Reporting Disputes with TransUnion and Other Credit Reporting Agencies
Inaccuracies on your TransUnion credit report can cost you money. For example, negative credit entries can:
- Lower your credit score
- Limit access to credit
- Mean higher interest rates and fees
- Limit access to apartments
- Trigger deposit requirements
- Increase your automobile insurance rates
If you’ve been the victim of identity theft, your TransUnion credit file has become mixed with another person’s, or you simply don’t recognize accounts appearing on your credit report, you may need to file a dispute with the credit reporting agency.
In many cases, reporting disputes with TransUnion and other credit reporting agencies can be the quickest and easiest route to correcting your credit report. However, the effectiveness of a dispute letter depends in large part on how well-constructed it is and the quality of the supporting documentation you include. TransUnion, like the other two major credit reporting agencies, makes it easy and inviting to file a dispute online. However, for most people that isn’t the most effective approach. Writing a dispute letter allows you to:
- More fully and clearly explain the issue
- Attach any supporting documentation
- Document the submission of your dispute
Writing an effective letter and providing the right documentation not only increases the chances of resolving the issue at the dispute stage, but also creates a solid foundation if you have to take the next step.
The Dispute Process May Be Just the First Step
Ideally, reporting disputes with TransUnion and other credit reporting agencies will result in a correction to your credit report and the erroneous information won’t reappear. Unfortunately, not every credit report dispute plays out that way. For example:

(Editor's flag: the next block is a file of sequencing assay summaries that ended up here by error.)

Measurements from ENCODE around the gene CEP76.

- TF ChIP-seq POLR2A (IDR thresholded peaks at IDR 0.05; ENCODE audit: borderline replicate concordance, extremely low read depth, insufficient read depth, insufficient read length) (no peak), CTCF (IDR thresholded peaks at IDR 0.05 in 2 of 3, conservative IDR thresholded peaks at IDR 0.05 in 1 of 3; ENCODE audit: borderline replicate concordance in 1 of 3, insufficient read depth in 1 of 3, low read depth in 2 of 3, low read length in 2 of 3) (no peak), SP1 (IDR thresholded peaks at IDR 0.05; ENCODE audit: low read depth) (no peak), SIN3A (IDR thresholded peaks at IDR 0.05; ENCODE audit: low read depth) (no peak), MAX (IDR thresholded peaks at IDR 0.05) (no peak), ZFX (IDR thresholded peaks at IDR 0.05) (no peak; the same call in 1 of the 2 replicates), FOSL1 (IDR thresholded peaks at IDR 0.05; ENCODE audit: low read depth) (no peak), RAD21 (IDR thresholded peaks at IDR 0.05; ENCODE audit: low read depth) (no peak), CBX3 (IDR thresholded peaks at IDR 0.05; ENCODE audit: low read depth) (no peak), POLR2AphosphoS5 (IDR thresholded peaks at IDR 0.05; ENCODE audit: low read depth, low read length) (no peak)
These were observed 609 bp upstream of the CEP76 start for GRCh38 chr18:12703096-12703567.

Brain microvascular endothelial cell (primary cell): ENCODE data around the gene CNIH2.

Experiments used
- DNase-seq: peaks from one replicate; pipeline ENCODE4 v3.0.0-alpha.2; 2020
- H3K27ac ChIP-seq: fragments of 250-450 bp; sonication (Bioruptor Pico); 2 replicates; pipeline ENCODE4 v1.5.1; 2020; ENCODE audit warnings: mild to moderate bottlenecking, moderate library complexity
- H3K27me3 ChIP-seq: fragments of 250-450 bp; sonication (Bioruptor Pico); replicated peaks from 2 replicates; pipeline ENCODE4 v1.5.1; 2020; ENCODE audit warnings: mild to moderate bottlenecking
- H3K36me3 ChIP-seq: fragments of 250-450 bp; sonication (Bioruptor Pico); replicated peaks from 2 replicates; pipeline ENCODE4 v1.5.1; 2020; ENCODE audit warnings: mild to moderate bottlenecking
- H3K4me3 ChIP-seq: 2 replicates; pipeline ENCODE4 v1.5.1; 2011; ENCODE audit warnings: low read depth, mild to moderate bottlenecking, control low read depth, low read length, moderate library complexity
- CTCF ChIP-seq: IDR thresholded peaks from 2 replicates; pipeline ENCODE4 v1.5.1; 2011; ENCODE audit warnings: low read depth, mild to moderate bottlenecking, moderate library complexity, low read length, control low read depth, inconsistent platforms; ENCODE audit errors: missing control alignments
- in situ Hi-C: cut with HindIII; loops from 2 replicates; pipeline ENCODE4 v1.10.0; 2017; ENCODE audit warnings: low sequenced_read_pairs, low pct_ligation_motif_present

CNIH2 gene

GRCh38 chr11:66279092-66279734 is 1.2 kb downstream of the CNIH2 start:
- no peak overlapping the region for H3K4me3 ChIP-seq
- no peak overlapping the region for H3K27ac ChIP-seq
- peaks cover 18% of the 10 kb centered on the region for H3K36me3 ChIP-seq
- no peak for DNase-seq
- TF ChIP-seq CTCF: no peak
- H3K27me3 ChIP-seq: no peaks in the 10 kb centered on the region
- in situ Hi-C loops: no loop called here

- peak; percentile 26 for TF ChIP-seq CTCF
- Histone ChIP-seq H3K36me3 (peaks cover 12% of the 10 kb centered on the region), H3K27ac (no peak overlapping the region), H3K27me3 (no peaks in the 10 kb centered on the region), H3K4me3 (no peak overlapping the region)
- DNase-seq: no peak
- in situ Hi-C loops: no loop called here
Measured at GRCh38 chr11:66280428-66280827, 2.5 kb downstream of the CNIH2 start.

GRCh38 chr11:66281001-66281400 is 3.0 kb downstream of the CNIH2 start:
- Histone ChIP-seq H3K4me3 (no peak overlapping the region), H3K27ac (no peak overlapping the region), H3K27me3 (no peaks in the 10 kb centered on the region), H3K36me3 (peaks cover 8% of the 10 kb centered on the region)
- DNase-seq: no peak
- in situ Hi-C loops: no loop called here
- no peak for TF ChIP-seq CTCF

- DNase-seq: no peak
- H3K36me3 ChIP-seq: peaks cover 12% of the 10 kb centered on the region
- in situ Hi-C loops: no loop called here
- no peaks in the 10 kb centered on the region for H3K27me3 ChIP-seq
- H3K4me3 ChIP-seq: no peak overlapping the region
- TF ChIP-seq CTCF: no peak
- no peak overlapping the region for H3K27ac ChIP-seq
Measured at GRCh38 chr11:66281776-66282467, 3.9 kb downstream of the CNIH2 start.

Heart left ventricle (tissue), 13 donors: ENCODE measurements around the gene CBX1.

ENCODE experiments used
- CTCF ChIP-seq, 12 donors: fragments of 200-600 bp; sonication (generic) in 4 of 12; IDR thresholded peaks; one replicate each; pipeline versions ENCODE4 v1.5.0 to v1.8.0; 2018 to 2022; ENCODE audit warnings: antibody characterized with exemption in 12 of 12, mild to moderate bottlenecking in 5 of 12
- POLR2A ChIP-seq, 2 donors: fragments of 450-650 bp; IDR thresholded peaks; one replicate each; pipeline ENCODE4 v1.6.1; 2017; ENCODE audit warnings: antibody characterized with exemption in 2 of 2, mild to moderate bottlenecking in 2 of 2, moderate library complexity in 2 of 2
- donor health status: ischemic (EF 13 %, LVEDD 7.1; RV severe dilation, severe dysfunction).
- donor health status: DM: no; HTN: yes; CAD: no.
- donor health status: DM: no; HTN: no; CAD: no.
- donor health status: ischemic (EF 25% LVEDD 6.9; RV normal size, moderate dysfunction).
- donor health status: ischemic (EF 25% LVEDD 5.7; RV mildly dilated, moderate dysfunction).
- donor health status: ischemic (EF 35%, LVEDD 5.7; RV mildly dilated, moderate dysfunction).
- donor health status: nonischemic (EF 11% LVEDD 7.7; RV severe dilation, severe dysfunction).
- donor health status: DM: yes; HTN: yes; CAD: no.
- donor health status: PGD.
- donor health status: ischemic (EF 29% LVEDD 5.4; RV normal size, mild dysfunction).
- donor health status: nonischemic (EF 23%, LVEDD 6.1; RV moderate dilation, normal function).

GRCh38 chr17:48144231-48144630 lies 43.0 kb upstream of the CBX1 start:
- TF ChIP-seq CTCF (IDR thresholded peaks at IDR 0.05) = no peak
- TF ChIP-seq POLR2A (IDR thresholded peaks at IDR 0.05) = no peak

- Credit reporting agencies don’t always act on disputes in a timely manner
- Credit reporting agencies sometimes incorrectly determine that the entry is correct
- Deleted or corrected items sometimes revert over time, or are re-reported incorrectly
The Fair Credit Reporting Act (FCRA) helps protect consumers from these and other problems by imposing strict obligations on both credit reporting agencies and the companies that furnish information to them.
Our FCRA Lawyers Can Help
The attorneys at Schlanger Law Group LLP have extensive experience in both consumer protection and litigation. We combine those skills to fight for consumers who have been harmed by identity theft, false reporting, or simple credit reporting errors that have not been corrected.
We can help at any stage of the process for reporting disputes with TransUnion and other credit reporting agencies.
Before You Dispute
If you’ve identified outdated accounts on your credit report, don’t recognize accounts that are listed on your report, are still seeing accounts that were discharged in bankruptcy, or have noticed other errors, contact us. Working with a knowledgeable FCRA lawyer from the start can help avoid common errors and pitfalls, reduce stress, and lay the foundation for the next step, should litigation become necessary.
We can draft your dispute letter and assist you in assembling the most effective documentation package.
After a TransUnion Dispute
If you’ve filed a dispute with TransUnion and:
- Didn’t receive a response within 30 days,
- Received a response that erroneously concludes that an entry is correct,
- Received a response saying the item would be corrected but that didn’t happen, or
- Had an inaccurate item corrected or deleted, only to see it reappear…
…it’s time to talk to one of our FCRA lawyers. Call us right now at 212-500-6114.
Seek an Attorney’s Help before Reporting Disputes with TransUnion and Other Credit Reporting Agencies
Note that reporting disputes with TransUnion and other credit reporting agencies has no impact on your reports with the other two major credit bureaus, Equifax and Experian. If you’ve identified errors on one credit report, you will want to review all three reports and submit additional disputes as necessary. Under some circumstances, a dispute letter to the reporting creditor or collection agency may also be worthwhile.